Prince Harry needed to seek permission from his grandmother, the late Queen Elizabeth II, to keep his beard when he married Meghan Markle.
The Duke of Sussex told ITV's Tom Bradby, before the release of his memoir Spare on Tuesday, that it had been the source of an argument with his brother, Prince William.
He said the beard was a "shield" to his anxiety, he feared his bride might not recognise him without it, and that his brother felt it was unfair that he had been previously made to shave off a beard.
It was one of the more obscure subjects Prince Harry raised in the interview, which also covered his years of disappointment at his family's lack of support and his anger at the British press.
Bradby said the argument over the beard was "one of the most puzzling in the book".
In a voiceover, he said: "Harry claims he went to see his granny, the Queen, to ask, as required, for permission to keep his beard for his own wedding. She was amenable, William was not.
"There was then an argument, Harry says, between the two brothers that went on for a week and ended, he claims, with his brother ordering him, as the heir to the spare, to shave it off."
Bradby then said to the duke: "I mean I just read that and thought ‘What — what is that really about?’ because that is not about 'to beard or not to beard'."
The duke replied: "I mean I refer to it as heir-spare but also older brother-younger brother, right?
"There’s a level of competition there. And again, writing this, I remembered that William had a beard himself and that granny and other people told him that he had to shave it off.
"The difference for me, if there was a difference, as I explained to my grandmother, that this beard that I’m still wearing, felt to me at the time like the new Harry. Right?
"As almost like a shield to my anxiety. That was the time of my life when I grew my beard.
"I think William found it hard that other people told him to shave it off, and yet here I was on my wedding day wearing military uniform, no longer in the military, but thinking as though I — believing as though I should shave it off before my wedding day.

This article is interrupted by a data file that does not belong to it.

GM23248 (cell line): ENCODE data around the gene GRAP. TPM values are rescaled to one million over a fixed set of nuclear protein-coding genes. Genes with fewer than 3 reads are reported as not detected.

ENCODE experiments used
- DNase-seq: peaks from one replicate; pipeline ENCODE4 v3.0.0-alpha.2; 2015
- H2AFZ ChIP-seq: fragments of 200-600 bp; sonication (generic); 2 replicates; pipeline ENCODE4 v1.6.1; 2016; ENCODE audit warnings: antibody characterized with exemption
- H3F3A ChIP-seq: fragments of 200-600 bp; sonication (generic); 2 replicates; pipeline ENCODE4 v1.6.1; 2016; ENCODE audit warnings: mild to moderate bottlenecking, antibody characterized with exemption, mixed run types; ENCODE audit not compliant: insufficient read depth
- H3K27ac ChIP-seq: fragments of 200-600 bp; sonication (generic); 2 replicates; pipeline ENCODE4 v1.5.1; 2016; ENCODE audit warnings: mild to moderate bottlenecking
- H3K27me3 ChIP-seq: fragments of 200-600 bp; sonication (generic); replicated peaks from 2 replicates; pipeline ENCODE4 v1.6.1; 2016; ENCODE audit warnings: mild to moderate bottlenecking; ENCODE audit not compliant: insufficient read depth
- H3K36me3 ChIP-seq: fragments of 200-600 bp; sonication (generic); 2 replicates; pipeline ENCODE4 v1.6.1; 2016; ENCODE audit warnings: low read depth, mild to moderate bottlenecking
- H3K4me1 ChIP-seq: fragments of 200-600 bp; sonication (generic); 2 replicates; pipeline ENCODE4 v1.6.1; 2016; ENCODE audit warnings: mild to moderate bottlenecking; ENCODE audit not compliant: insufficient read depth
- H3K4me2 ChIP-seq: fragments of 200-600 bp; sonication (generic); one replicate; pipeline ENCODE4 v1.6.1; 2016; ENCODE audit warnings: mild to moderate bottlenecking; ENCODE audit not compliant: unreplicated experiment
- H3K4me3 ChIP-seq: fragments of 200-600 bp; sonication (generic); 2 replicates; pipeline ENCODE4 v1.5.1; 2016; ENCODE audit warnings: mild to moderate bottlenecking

"And I said ,‘Well, I don’t believe that Meghan’s going to recognise me if she comes up the aisle and sees me beardless’.
"I would feel very, very different without my beard, and that’s hard for people to understand who’ve never grown a beard, but hopefully those beard people out there will go ‘Yeah, no, I fully get that, I can understand’."
Prince Harry's account prompted comedian David Baddiel to question whether the topic warranted a “constitutional crisis”.
“As a man with a beard I relate to Harry not wanting to shave off his beard,” Baddiel tweeted.
“But not to the idea that having or not having a beard can become some kind of constitutional crisis.”
The 90-minute interview was packed with the duke's criticism of his family.
Prince Harry's autobiography: What to expect
Referring to the British press, he accused members of his family of “getting into bed with the devil” to rehabilitate their image, and his father King Charles of sacrificing his son’s interests in favour of his own.
The duke also criticised family members for a “really horrible reaction” on the day Queen Elizabeth died, with leakings and briefings.
He also said he loved his father and brother, the Prince of Wales, but: “At the moment, I don’t recognise them, as much as they probably don’t recognise me.”
“Nothing of what I’ve done in this book or otherwise has ever been any intention to harm them or hurt them."
His book has sparked a furore over his claims that Prince William physically attacked him, and his admission that he killed 25 Taliban members during the Afghanistan war.